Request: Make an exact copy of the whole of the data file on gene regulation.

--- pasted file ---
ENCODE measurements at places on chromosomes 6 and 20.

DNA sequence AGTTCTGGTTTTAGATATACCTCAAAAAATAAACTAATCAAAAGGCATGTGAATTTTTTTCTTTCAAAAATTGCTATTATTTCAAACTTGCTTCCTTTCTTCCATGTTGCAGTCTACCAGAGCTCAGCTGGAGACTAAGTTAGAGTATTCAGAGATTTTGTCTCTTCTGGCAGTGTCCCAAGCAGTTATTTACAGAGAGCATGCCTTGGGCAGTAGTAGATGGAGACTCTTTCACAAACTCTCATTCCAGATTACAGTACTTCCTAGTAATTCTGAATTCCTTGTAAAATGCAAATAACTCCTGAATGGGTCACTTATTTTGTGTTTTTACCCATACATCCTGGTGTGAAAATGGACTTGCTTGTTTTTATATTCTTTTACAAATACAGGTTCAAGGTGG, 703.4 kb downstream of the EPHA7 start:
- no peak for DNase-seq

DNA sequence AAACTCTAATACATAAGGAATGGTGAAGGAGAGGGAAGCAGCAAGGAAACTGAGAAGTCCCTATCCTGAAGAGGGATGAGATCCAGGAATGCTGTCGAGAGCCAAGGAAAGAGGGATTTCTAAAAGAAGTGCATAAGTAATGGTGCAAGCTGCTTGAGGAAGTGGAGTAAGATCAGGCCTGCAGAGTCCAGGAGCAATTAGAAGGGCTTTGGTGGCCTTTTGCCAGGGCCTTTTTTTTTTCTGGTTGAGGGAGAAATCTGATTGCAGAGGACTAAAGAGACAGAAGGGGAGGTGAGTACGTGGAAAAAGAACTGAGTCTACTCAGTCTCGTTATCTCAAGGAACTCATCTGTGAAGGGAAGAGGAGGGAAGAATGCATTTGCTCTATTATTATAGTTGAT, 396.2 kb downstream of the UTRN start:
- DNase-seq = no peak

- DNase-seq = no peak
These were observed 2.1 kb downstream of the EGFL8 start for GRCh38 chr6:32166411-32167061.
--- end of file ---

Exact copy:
ENCODE measurements at places on chromosomes 6 and 20.

DNA sequence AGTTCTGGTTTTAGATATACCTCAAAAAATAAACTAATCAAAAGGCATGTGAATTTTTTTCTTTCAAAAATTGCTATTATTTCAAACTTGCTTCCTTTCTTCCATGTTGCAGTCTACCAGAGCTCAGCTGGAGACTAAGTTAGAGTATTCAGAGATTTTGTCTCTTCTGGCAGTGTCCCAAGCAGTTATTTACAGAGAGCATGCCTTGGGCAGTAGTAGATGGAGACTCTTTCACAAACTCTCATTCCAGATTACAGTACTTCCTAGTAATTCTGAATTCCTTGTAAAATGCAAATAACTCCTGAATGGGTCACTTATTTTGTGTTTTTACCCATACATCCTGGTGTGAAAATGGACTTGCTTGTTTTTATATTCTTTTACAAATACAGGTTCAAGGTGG, 703.4 kb downstream of the EPHA7 start:
- no peak for DNase-seq

DNA sequence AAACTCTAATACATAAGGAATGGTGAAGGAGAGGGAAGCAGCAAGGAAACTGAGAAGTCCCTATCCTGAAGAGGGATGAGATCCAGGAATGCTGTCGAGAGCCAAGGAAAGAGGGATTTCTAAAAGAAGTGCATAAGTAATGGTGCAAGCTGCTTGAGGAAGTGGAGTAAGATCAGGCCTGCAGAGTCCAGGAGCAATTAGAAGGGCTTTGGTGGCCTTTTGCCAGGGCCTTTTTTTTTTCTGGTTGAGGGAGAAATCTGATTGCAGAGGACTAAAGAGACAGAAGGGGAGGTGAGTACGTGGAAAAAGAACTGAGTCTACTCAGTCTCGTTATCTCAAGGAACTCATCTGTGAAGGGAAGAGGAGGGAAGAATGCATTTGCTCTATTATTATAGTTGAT, 396.2 kb downstream of the UTRN start:
- DNase-seq = no peak

- DNase-seq = no peak
These were observed 2.1 kb downstream of the EGFL8 start for GRCh38 chr6:32166411-32167061.